Zombieland: Double Tap

Zombie films and TV shows have reached the point of ad nauseam, but somehow Zombieland: Double Tap manages to eke a huge amount of originality out of a now tired genre. In case you’re wondering (and it’s explained pretty well in the film), Double Tap refers to the “rule” that you always ought to finish off/confirm each zombie kill, usually by shooting the zombie a second time. And Zombieland: Double Tap is loaded with plenty of gruesome, over-the-top (often-times in hilarious slow-motion) kill scenes that are sure to appease even the biggest horror snob/gore junkie out there. If you can think up a way to kill a zombie, this movie basically has it covered. It opens up with an epic zombie kill montage set to Metallica’s “Master of Puppets.”

Zombieland: Double Tap picks up ten years after the original. Tallahassee (Woody Harrelson), Columbus (Jesse Eisenberg), Wichita (Emma Stone) and the all-grown-up Little Rock (Abigail Breslin) currently occupy the now dilapidated but extremely safe (from zombies) former White House. Columbus proposes to Wichita and this causes awkwardness, so much that Wichita runs away with Little Rock. This puts Columbus in a deep depression, but he bounces out of it once he hooks up with Madison (played wonderfully by a scene stealing Zoey Deutch), who he meets in a nearby mall’s Yankee Candle store. Wichita returns to the White House to get guns after Little Rock runs away with a guitar-playing, pacifist hippie named Berkeley (hilariously played by Avan Jogia). Fearing Little Rock is in danger due to hanging out with a pacifist that doesn’t believe in guns, Tallahassee, Columbus, Wichita, and the ditzy Madison set off on a mission in a 1990s mini-van to save her.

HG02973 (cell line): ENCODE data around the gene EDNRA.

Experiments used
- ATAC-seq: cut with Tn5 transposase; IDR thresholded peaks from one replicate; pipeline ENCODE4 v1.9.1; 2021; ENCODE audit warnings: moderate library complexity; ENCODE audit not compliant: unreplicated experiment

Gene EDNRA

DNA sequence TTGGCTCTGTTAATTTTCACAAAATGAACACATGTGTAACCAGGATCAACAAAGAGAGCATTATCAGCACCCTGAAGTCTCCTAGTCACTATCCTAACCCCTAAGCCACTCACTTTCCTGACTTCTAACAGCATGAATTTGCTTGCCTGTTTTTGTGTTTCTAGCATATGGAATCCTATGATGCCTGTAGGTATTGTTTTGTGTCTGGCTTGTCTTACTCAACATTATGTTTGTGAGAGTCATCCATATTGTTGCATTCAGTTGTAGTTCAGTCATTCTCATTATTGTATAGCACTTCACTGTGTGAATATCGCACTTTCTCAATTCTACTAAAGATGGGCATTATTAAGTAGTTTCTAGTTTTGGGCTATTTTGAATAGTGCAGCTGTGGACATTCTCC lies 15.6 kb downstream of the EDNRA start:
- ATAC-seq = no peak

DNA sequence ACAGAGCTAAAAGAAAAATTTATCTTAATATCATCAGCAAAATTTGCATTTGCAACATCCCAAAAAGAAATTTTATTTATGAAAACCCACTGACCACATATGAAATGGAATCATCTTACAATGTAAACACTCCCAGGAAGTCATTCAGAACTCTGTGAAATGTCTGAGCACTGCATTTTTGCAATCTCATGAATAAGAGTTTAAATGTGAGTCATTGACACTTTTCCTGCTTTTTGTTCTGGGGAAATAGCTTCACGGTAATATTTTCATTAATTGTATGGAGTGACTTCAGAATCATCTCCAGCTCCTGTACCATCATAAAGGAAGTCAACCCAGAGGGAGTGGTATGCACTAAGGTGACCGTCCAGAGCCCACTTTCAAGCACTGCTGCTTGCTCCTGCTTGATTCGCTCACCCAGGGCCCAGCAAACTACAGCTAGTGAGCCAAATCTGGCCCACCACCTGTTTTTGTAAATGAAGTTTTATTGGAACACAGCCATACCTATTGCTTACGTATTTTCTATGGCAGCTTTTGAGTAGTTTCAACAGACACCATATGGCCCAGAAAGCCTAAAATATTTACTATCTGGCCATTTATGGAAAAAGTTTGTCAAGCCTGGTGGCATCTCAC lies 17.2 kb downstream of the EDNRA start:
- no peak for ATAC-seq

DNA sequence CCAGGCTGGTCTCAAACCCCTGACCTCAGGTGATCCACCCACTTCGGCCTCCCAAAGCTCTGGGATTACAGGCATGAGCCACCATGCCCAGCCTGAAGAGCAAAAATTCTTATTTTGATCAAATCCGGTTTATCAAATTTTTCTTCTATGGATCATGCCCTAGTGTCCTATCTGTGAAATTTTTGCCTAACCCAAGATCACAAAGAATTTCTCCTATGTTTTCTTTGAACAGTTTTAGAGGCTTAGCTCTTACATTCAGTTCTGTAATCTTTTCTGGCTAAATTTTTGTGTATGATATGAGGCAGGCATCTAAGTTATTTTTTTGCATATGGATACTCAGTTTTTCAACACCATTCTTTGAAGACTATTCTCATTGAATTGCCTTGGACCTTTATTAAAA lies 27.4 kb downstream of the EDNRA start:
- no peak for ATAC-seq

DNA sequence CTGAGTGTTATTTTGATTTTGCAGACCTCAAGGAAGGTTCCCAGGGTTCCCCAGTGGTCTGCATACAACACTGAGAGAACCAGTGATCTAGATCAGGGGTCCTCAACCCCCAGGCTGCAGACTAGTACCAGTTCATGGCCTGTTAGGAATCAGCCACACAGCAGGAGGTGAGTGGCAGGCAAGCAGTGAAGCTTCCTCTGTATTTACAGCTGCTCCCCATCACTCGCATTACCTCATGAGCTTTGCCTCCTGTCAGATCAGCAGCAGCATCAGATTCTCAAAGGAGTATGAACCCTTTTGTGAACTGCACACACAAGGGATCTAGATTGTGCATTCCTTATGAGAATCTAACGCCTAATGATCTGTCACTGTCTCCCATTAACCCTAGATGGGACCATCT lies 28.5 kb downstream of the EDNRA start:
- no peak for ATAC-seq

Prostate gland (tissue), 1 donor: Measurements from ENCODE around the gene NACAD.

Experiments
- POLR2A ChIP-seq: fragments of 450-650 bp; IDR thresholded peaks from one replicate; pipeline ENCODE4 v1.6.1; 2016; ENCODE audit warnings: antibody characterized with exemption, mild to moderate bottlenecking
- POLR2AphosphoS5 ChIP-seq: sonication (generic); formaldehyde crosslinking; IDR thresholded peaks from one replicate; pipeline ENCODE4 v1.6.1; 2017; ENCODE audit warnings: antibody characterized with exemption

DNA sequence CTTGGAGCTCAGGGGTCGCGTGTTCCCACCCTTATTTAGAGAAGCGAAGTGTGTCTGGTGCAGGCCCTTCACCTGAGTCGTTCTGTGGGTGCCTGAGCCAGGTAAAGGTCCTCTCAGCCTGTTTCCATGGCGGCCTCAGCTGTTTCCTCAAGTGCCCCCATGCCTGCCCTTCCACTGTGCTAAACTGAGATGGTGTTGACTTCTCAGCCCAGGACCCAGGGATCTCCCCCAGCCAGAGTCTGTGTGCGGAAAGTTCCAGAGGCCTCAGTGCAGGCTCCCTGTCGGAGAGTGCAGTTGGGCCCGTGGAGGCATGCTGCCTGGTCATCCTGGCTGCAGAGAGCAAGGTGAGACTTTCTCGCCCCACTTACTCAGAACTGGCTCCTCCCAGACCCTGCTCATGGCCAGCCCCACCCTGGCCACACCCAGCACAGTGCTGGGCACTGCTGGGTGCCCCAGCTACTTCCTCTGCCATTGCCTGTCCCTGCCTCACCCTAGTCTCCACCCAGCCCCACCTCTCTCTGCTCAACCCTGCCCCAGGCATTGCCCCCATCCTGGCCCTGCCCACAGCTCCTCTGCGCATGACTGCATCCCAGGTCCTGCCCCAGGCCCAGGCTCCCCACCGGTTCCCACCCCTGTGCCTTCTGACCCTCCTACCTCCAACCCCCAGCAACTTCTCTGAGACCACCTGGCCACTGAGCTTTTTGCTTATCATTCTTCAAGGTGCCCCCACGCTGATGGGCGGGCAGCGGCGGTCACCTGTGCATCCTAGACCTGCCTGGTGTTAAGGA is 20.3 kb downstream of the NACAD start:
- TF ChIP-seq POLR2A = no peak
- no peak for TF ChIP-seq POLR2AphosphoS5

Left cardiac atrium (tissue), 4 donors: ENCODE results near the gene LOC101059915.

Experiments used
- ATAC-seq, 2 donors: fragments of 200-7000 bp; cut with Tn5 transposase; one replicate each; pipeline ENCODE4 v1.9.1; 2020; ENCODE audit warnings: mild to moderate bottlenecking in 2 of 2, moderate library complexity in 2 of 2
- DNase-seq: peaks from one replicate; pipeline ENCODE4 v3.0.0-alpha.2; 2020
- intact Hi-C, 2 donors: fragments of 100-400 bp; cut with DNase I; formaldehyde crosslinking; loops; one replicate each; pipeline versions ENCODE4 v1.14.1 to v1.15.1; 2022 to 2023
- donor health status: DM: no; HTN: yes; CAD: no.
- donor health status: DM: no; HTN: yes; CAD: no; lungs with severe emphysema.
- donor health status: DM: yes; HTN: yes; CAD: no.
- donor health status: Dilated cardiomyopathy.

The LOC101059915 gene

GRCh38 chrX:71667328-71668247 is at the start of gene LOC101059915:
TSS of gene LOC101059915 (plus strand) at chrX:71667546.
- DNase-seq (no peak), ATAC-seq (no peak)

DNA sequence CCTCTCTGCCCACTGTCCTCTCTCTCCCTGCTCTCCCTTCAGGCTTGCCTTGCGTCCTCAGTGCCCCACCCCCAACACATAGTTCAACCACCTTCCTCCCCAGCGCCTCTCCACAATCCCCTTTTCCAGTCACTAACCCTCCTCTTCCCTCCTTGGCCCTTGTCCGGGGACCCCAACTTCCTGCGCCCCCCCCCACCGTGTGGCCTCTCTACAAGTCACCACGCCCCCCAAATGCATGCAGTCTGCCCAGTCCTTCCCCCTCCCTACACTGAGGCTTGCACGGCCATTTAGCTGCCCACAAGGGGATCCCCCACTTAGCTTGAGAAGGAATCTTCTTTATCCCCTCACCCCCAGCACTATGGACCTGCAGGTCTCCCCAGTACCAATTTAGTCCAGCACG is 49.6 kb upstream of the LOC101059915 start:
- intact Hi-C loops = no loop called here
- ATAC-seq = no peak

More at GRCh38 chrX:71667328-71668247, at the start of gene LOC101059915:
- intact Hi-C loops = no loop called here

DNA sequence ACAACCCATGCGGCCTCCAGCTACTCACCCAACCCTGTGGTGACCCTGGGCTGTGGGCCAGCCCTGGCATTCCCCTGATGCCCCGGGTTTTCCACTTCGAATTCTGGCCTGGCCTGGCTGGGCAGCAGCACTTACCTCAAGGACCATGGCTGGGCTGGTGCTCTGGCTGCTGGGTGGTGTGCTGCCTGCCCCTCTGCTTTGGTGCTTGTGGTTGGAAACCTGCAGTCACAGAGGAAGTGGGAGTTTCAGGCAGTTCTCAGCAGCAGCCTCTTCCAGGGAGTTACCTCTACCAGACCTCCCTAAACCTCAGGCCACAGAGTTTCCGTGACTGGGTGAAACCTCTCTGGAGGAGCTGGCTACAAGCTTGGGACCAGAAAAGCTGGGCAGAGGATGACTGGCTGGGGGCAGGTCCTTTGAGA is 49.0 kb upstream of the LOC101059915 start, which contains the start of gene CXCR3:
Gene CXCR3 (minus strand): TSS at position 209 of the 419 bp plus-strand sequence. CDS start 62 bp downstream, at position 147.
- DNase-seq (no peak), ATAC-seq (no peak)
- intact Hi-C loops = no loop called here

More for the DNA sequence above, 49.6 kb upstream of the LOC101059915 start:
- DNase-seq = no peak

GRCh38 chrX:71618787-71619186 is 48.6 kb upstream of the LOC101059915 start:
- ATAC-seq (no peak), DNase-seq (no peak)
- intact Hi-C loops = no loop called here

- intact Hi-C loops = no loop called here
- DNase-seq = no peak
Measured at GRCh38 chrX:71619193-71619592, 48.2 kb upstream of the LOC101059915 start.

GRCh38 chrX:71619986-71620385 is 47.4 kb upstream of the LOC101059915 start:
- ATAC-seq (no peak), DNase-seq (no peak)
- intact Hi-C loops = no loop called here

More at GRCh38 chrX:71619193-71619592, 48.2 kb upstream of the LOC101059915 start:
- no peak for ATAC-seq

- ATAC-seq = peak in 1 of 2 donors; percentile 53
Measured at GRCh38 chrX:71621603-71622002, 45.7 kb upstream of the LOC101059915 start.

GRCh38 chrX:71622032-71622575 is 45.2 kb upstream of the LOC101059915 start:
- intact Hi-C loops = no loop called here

Adding to the frustration is that the zombies have evolved over the last ten years. There’s a newer, harder to kill zombie that they call the T-800 (a reference to The Terminator!), and these zombies don’t go down easily, providing lots of laughs mixed with gore. About a half of the movie feels like it’s Elvis related. Tallahassee gives Little Rock Richard Nixon’s gun that was a gift from Presley. The gang is headed for Graceland and ends up at The Hound Dog Hotel, a dinky motel/Elvis museum where Tallahassee thrives because of his love for “The King” and where he meets his female equal, the ultimate Elvis fan, Reno (Rosario Dawson). Harrelson even croons an Elvis cover of “Burning Love” as the credits roll.

Stick around during the credits for an epic, fun-filled cameo by Bill Murray as Bill Murray! A must-see, very-entertaining-the whole-way-through movie!

[R]